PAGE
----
Between 7 – 10% of a person’s weight is blood.
Weight is a good guideline for blood volume in people of average build. This is why we set a minimum weight limit of 7st 12lbs (50 kg) because if more than 13% of blood volume is taken there is more risk of the donor feeling faint after donating. People who are very overweight may not be allowed to give blood for their own safety.
If you are a female donor age 17-19yrs please visit our FAQ’s for further information
Blood is a defence against infection and takes waste material to the kidneys. It carries oxygen and carbon dioxide to and from the tissues and the lungs.
It gives food to the tissues and regulates the chemicals in the body and regulates the temperature of the body.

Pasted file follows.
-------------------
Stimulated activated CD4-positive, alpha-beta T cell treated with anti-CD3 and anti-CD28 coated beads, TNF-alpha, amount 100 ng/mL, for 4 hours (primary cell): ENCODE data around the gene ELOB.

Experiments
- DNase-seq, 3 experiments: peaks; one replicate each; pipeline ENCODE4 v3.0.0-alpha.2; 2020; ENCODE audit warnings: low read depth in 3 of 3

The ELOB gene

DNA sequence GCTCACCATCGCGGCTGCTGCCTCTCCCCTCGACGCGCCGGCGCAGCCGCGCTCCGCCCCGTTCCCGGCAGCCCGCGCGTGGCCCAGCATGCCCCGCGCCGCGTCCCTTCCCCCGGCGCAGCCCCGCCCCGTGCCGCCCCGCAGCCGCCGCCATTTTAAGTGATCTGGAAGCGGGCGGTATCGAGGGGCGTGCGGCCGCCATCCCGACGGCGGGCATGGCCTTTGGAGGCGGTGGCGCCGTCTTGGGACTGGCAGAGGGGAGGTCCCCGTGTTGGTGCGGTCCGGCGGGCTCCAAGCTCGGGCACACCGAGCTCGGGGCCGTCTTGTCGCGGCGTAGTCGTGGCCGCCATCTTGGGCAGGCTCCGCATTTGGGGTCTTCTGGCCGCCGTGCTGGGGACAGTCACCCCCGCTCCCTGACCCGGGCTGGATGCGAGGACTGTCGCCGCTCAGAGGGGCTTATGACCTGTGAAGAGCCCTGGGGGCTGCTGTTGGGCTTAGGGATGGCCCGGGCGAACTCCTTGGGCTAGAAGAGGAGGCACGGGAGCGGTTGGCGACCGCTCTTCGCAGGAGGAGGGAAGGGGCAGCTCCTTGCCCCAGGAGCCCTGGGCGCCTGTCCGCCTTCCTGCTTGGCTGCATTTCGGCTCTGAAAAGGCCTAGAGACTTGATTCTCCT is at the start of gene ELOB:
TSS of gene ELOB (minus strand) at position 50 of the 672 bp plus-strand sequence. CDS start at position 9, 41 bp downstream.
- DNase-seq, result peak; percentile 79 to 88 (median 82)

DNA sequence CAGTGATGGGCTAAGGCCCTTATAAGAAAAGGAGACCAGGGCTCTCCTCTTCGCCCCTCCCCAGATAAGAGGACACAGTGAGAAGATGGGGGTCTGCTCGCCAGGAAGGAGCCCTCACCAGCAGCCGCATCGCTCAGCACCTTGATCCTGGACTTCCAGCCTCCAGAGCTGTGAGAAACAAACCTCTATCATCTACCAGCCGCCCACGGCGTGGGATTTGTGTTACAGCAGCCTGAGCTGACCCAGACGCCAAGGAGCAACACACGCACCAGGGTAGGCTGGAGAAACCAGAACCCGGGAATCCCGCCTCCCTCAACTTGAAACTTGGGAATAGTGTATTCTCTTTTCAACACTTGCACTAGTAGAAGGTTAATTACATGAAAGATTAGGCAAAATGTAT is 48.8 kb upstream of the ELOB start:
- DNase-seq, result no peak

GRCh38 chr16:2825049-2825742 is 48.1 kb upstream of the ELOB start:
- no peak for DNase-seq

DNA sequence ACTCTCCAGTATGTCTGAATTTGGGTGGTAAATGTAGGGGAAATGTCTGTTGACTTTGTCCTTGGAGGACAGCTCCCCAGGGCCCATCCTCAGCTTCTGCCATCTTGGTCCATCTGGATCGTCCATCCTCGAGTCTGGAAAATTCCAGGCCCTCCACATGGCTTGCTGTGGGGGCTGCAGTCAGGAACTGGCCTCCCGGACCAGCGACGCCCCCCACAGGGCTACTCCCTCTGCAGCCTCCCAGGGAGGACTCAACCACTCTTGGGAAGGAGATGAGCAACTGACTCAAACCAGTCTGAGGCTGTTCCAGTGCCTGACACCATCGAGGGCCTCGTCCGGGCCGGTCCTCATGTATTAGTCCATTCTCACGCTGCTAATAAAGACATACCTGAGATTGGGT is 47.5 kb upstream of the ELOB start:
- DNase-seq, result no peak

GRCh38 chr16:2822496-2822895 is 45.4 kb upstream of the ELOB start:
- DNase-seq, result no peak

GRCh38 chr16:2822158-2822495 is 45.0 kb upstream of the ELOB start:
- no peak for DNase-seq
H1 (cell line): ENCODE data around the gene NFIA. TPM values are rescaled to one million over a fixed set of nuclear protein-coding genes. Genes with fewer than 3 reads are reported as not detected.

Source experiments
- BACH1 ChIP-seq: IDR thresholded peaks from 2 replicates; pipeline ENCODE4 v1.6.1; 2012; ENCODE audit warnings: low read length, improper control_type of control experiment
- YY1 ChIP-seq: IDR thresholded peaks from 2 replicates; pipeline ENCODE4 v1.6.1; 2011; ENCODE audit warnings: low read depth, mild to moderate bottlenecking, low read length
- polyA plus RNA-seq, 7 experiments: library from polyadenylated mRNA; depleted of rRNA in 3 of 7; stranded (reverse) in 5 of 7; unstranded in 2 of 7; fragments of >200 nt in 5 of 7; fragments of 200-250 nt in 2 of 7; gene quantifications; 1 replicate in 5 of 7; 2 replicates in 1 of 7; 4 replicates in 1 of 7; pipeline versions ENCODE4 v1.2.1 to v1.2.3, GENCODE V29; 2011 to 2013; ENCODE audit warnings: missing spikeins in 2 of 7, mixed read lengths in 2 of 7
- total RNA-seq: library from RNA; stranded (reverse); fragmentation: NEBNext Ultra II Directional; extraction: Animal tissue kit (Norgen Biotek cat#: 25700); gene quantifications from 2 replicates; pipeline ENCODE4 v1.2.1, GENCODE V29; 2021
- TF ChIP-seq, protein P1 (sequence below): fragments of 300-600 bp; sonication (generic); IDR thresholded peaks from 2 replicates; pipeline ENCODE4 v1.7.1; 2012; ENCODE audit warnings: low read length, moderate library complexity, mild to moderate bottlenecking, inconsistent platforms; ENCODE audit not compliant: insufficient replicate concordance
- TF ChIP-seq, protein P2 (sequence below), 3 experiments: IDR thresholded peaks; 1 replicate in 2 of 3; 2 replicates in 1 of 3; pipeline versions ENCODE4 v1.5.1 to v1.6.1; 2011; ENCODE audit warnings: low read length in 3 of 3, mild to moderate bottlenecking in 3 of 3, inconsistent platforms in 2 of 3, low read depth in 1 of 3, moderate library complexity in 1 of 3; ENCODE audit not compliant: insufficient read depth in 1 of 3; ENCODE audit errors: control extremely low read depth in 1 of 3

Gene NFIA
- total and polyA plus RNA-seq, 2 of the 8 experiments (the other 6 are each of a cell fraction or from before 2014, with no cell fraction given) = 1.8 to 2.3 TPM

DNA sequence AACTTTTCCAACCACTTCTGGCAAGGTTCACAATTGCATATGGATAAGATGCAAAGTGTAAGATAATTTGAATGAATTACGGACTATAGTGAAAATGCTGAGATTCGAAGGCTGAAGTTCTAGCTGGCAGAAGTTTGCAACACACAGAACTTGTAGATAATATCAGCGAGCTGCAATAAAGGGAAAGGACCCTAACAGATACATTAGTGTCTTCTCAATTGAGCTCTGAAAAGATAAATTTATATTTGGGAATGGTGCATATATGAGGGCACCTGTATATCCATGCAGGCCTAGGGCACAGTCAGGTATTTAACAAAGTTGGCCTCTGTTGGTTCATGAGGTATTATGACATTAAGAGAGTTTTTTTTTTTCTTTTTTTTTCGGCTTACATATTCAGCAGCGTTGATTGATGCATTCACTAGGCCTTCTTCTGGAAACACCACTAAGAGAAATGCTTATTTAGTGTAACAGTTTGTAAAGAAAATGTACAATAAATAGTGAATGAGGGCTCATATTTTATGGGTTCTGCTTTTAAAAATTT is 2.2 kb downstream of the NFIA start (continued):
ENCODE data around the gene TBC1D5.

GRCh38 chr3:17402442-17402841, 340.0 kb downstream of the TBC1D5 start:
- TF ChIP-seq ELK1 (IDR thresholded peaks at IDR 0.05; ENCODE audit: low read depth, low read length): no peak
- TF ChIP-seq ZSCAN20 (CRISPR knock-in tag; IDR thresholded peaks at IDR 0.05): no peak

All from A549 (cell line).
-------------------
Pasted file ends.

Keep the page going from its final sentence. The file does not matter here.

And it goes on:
Each donation of ‘whole blood’ can be separated into red cells, platelets, plasma and white cells.
Red cells can be stored for 35 days at 4°C.They are used to replace blood loss as a result of accidents, operations or disease.
Platelets can be stored for only 5 days at 22°C. They help to prevent bleeding in people who have a low platelet count because of disease or as a result of treatment for illness such as cancer and leukaemia.
Platelets are collected from whole blood donations and through a special machine method of collection called plateletpheresis.
Plasma replaces fluid in burns patients. Fresh Frozen Plasma can be stored for 1 year at minus 40°C. It replaces missing clotting factors.
Clotting factors such as Factor VIII are also removed from plasma to treat patients with haemophilia and to make immunisations such as anti-tetanus.
White cells need to be used within 24 hours of collection. They are used in rare circumstances to help treat severe infection that will not respond to antibiotics.
All but these special donations have the majority of white cells filtered out a process called ‘leucodepletion’.